School Bans Lesbian Couple From Prom, Suggests to Lesbian Teen a “Male Friend Could Ask Her as His Date”

General Interest, LGBT, News

Prom season is fast approaching, and much of young people’s social media feeds are filled with “promposals”, dress fittings, and growing excitement for the big day. However, for a 17-year-old in Florida, her dreams have been dashed as she has been informed she cannot take her date- who just so happens to be of the same gender to prom. Using the same medium that other students have used to share their joy about prom, Paula Goodgame has put her school on blast publishing the email she received when her school caught wind that her chaperone would be her girlfriend on Twitter, and people are outraged.

As reported on Pink News:

Paula Goodgame and her girlfriend, Anjali Persad, have been dating for four months after Goodgame recently moved to the area.

Together, the pair have been planning and looking forward to going to prom together.

However, the two were shocked to discover that her school banned Goodgame from taking her girlfriend as her date.

The news came after Goodgame reached out to a teacher when a student told her she wouldn’t be able to bring her girlfriend.

The teen’s school, which is Catholic, states in guidelines that “escorts must be of the opposite gender”.

Goodgame’s guidance counsellor sent the email saying that she would be unable to bring a “same sex date”.

The alternative was that a “male friend could ask her as his date”.

The student shared the email on Twitter, where people were inevitably outraged.

“I hate seeing sh*t like this why are schools still stuck in the 1920’s,” one user wrote.

Another person on the platform opted to email the school themselves because she would not “put up with this b*llsh*t”.

Hundreds more people shared messages of love and support with the young couple.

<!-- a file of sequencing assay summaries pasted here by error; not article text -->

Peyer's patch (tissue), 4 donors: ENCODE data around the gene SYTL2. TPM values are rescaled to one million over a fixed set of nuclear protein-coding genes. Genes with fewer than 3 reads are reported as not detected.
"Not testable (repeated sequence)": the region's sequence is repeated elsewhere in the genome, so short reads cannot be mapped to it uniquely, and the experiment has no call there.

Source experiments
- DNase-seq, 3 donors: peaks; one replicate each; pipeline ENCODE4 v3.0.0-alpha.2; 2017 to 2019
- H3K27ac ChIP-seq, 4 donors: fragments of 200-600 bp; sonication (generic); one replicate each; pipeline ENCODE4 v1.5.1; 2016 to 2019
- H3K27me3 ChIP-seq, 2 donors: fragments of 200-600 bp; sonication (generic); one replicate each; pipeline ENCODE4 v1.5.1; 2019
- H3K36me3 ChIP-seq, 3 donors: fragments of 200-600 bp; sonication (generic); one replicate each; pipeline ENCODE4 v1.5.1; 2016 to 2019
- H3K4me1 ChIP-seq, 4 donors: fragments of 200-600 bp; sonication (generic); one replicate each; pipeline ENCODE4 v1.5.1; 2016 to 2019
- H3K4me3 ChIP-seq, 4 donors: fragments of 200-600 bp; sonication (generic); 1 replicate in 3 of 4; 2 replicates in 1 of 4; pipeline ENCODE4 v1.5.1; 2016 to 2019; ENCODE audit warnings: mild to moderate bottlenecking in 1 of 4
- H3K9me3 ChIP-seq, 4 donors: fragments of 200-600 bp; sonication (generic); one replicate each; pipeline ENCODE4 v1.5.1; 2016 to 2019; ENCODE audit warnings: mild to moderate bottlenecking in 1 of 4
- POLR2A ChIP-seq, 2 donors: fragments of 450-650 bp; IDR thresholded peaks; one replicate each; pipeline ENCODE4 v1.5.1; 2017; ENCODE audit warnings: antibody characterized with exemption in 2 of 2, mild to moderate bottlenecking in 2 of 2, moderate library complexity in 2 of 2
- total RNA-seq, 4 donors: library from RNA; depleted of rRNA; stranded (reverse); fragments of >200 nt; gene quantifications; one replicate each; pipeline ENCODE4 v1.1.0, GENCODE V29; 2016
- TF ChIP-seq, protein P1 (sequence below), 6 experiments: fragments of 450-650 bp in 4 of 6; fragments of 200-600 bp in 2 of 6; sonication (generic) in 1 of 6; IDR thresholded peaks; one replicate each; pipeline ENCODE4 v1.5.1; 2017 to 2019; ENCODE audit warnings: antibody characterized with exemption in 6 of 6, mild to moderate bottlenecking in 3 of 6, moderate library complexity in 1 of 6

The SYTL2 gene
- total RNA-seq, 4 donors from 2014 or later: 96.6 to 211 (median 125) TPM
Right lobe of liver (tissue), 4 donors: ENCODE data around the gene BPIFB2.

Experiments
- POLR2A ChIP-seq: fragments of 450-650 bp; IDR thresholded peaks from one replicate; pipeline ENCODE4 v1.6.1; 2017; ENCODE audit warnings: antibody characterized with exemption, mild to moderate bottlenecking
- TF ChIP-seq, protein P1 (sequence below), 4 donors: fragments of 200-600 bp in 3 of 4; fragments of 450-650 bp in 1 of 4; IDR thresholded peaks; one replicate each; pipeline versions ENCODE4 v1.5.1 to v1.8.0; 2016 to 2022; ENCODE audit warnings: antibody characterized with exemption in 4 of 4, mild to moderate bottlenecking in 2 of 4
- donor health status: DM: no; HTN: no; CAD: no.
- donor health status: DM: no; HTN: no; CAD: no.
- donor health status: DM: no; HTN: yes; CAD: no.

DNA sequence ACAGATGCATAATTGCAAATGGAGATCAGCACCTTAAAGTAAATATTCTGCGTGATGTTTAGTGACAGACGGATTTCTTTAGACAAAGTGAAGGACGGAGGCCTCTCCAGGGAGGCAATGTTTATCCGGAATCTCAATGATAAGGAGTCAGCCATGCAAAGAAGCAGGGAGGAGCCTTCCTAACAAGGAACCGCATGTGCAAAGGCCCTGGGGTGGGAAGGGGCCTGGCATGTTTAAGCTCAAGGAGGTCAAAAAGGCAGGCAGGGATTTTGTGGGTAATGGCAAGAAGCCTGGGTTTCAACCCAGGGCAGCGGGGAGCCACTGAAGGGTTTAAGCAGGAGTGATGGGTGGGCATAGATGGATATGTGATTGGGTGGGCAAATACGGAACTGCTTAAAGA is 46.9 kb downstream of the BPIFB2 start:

While the school is opposed to same sex coupling at prom, the Pope himself has expressed that the church “to be more tolerant in practice while not changing any official doctrines. He urged priests around the world to be more accepting of gays and lesbians, divorced Catholics and other people living in what the church considers “irregular” situations.”


“I really love all the love and support we’ve received since the tweet blew up, It’s been really amazing watching the LGBT community stick up for each other,” Persad said. “I hope that all other LGBT students in our situation can find courage to stand up for themselves and for others so we can find equality for all.”

Goodgame added that this was the first time she had faced discrimination, having previously been accepted by her friends and family.

She said: “There are other gay people at the school, and a couple of the students there have gay parents. No one really expected this to come about, especially me and my friends.

“My family and my best friend’s family is Catholic and they’re supportive of what I do because they believe in ‘love thy neighbor’ despite who that ‘neighbor’ is.”

“If she can’t go to my prom, then that prom is not worth going to,” Goodgame explained. “You’re supposed to have that whole ‘magical’ night with someone special, ya know? It wouldn’t be worth it without her.”

Do you think despite the school being Catholic, that Goodgame and her girlfirned should be able to attend prom together given the stance of the current pope? Do you think the allowance undermines the morals of the school or should the school have no say as to whom one brings to prom should be? What if the chaperone would have been the same gender but a family member or a friend, do you think the outcome would have been the same? Share your thoughts in the comments below?

(Article by Tasha Sharifa)

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